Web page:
can affect your chances of getting in. ????????? If the risks are so high, then why do

people do it? Perhaps it is because they are bored or short of money but it is

more likely that it is done just for the thrill of getting away with it. Teenagers

sometimes think of it as a way of testing how much you can get away with. If it

is found to be addictive, particularly if tempted to do it alone, it may be a

sign of depression or unhappiness. ????????? Some adolescents especially females

become so concerned about weight control that they take drastic and dangerous

measures to remain thin. Some overeat and then force themselves to vomit to

avoid gaining weight. This pattern is associated with an eating disorder called

bulimia. Another eating disorder is called anorexia nervosa. This is when young

women actually starve themselves to keep their weight down. Adolescents with

eating disorders have an extremely disturbed body image. They see themselves as

?fat? when they are really underweight. Bulimia ????? and anorexia nervosa are rare before the age of ten. Girls often

turn to bulimia and anorexia nervosa because they believe it will make them

happier, more successful and more popular. ????????? Topics that have been mentioned to try

to explain why young people turn to eating disorders include social pressure on

girls to be slim, stress effects on the functioning of brain centres controlling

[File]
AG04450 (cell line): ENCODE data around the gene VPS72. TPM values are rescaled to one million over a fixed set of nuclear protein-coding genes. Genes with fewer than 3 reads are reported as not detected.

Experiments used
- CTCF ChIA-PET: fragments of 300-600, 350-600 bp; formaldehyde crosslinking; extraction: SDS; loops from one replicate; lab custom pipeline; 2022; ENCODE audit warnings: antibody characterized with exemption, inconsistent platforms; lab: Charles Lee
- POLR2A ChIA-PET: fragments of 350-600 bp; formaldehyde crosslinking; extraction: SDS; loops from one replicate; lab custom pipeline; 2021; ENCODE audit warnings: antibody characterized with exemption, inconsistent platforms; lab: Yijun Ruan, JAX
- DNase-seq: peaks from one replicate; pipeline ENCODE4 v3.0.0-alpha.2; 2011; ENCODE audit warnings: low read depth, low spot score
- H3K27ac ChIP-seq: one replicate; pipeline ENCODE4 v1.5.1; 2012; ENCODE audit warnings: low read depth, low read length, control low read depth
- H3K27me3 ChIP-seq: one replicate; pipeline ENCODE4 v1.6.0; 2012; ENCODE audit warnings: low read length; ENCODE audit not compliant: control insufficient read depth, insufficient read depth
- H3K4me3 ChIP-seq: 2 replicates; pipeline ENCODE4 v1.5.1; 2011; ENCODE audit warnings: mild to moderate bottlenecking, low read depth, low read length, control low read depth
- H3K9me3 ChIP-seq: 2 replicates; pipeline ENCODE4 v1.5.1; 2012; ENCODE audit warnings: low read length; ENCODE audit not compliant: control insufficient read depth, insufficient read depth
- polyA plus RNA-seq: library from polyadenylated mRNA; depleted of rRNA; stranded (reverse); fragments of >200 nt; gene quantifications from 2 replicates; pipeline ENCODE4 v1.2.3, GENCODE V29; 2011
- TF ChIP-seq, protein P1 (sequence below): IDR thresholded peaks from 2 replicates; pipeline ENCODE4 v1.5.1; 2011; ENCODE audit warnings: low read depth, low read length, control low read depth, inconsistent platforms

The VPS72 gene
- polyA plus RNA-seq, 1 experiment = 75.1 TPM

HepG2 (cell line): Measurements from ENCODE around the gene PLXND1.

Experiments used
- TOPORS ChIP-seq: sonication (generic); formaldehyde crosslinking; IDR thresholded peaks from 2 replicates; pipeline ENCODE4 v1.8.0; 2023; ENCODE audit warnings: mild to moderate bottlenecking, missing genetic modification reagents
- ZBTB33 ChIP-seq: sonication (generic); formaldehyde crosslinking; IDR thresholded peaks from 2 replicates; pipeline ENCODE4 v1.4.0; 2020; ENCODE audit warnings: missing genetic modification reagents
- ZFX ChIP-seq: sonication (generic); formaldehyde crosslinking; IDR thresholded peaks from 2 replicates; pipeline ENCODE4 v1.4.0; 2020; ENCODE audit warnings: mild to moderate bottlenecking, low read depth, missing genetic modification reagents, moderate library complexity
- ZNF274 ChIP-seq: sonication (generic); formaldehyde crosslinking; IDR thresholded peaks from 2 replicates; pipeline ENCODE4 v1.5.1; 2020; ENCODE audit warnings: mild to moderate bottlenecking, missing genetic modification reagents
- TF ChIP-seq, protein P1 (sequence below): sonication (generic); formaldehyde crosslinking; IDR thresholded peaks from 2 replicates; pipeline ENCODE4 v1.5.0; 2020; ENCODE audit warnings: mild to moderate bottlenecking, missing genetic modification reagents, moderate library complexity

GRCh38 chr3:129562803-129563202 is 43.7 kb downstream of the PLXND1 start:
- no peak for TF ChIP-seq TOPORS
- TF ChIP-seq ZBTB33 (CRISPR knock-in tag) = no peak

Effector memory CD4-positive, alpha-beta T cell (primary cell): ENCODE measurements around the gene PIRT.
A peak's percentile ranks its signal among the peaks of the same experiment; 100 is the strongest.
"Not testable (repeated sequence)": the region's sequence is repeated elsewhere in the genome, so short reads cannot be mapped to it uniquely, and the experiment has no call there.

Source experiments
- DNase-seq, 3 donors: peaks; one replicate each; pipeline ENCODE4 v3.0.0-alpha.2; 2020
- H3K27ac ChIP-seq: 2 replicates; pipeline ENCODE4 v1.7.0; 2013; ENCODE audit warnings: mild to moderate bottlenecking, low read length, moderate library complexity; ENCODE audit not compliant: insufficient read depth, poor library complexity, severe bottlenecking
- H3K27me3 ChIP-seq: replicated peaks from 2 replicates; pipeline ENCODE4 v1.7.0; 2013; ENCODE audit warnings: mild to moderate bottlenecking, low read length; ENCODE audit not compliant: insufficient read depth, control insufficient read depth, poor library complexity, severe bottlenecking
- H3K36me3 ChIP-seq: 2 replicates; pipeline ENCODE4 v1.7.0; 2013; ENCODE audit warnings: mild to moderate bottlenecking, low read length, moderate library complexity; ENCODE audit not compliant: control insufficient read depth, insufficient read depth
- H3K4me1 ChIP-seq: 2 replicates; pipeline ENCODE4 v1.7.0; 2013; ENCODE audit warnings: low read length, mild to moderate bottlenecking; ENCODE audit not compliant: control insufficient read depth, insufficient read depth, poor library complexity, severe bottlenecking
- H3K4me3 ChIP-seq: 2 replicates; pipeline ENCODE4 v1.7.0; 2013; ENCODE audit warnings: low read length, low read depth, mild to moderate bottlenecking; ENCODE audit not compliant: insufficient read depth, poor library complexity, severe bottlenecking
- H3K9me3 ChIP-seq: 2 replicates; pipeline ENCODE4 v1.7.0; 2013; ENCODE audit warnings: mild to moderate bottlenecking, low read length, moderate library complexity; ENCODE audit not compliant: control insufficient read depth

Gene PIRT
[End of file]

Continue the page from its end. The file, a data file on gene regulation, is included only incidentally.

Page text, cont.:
eating, expression of underlying personality disorder or a reaction to a

conflict-ridden family situation. ????????? Treatment given to anorexia nervosa or

bulimia includes counselling, psychotherapy or drugs. The main symptoms linked with

eating disorders are severe weight loss, low blood pressure and a slow heart

beat. Many anorexics isolate themselves. ????????? Many teenagers, at some stage in their

lives, come across the problem of bullying. This is the constant nit picking,

fault finding and criticism of a trivial nature. Most bullying is traceable to

toe person ? male or female. Bullying is not a gender issue. Each year between

ten and twelve children kill themselves in the UK because they are being

bullied at school and no one in authority is doing anything to tackle the

bullying. Failure by a school to implement an effective and active

anti-bullying policy in a breech in duty of care. ????????? ?He who passively accepts evil is as

much involved in it as he who helps to perpetrate It.? ? Martin Luther King. Here

is the bully?s point of view ? ????????? I have never actually set out to bully

someone myself. It usually comes about when someone is being annoyed and

provides an amusing reaction that I begin to join in. at the time you do not

see it as bullying, although you may have doubts later. I do not think there is

anyone at school who has not bullied someone in one way or another. A victim?s

point of view ? ????????? When I was at primary school I got

picked on non-stop for two years. No one talked to me. I hadn?t done anything

to get blamed for; I still do not know the reason I got picked on. I wasn?t wealthier

or poorer or a different race. ????????? Friends and peers can place a lot of

importance on having a girlfriend or boyfriend. It?s tough if you are the only

one in your group without a partner, especially when dating is often seen as a

way of confirming your attractiveness to yourself and those around you. Some people

are just not interested in having a relationship until they are older; others

might not want, or be allowed, to have a boyfriend or girlfriend for religious

or cultural reasons. Whatever your reasons are for not dating, you might find

that your peers tease or put pressure on you. Some young people believe that